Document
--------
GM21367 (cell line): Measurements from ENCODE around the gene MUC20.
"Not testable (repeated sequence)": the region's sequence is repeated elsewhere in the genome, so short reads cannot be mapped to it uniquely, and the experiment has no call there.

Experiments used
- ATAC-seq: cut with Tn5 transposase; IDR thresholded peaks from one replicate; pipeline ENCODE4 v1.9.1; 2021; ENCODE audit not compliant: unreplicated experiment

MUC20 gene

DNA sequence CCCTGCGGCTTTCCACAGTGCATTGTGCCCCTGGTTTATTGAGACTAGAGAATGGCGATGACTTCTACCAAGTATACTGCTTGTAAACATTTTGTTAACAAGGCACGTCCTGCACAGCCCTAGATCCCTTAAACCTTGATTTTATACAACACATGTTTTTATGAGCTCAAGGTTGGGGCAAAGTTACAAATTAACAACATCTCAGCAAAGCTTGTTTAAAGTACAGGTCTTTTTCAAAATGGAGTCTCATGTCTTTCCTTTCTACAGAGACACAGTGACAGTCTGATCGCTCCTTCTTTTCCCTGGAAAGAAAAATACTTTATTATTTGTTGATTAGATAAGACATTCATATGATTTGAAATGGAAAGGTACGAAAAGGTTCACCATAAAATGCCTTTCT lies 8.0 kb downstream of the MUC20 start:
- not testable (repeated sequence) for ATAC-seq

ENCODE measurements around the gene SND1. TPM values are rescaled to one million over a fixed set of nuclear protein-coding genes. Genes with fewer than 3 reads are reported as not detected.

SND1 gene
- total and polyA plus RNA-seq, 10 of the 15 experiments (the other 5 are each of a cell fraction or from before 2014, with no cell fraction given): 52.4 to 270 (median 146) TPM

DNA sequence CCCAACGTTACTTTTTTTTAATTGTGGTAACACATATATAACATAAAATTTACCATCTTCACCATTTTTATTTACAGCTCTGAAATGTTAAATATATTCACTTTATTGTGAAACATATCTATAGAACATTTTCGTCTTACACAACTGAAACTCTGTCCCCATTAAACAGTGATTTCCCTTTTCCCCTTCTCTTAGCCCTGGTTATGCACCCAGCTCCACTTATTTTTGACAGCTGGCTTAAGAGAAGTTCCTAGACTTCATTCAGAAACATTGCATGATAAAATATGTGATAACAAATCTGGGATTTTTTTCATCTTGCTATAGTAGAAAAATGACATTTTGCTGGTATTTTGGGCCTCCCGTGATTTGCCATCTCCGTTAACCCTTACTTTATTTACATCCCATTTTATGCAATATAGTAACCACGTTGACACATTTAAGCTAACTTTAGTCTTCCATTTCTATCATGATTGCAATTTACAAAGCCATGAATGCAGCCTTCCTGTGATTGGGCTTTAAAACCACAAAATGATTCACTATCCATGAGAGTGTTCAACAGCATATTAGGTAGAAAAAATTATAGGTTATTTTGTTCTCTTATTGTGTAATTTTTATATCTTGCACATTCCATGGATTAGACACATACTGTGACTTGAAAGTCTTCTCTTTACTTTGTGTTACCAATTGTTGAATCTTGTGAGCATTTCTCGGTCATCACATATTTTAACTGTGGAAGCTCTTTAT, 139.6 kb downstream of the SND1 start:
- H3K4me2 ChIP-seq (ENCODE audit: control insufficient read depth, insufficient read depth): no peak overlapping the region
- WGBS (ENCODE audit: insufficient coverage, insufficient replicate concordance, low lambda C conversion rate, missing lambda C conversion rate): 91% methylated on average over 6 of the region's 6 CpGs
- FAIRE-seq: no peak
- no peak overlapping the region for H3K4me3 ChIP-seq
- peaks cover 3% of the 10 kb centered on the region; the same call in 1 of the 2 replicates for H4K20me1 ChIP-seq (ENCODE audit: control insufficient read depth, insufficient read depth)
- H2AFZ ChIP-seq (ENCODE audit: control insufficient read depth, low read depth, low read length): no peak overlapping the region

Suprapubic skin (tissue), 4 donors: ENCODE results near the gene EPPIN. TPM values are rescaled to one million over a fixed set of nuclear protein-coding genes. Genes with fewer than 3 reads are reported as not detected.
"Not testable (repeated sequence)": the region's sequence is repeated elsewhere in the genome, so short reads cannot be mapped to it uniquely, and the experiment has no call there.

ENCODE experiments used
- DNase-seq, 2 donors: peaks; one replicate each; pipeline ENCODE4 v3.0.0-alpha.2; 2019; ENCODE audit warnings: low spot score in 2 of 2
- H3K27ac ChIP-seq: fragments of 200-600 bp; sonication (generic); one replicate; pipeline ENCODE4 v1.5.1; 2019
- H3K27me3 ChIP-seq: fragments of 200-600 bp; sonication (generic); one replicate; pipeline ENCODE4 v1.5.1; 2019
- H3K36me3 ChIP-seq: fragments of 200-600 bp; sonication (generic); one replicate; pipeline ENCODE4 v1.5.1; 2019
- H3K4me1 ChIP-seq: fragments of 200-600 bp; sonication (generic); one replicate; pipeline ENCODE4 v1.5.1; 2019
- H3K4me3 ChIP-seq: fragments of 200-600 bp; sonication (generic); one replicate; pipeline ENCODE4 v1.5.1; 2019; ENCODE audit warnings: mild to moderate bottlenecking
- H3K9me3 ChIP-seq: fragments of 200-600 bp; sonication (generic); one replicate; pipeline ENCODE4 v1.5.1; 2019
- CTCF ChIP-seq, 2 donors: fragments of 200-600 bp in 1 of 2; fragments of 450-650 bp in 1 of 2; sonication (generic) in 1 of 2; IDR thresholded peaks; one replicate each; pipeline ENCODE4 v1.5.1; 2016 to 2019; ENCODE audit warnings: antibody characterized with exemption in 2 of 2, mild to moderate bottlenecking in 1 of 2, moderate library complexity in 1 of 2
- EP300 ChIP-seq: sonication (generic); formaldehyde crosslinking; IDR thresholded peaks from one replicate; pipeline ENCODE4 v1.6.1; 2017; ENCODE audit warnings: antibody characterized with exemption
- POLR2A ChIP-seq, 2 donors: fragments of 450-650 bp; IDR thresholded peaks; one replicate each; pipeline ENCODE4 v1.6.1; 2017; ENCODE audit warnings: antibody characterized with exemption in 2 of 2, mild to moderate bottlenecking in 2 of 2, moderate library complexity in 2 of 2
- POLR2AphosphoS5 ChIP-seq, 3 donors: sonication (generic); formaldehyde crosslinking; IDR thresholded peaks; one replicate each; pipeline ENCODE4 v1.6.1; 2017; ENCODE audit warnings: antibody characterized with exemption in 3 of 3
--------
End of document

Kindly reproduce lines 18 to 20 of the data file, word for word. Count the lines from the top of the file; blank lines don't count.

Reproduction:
Suprapubic skin (tissue), 4 donors: ENCODE results near the gene EPPIN. TPM values are rescaled to one million over a fixed set of nuclear protein-coding genes. Genes with fewer than 3 reads are reported as not detected.
"Not testable (repeated sequence)": the region's sequence is repeated elsewhere in the genome, so short reads cannot be mapped to it uniquely, and the experiment has no call there.

ENCODE experiments used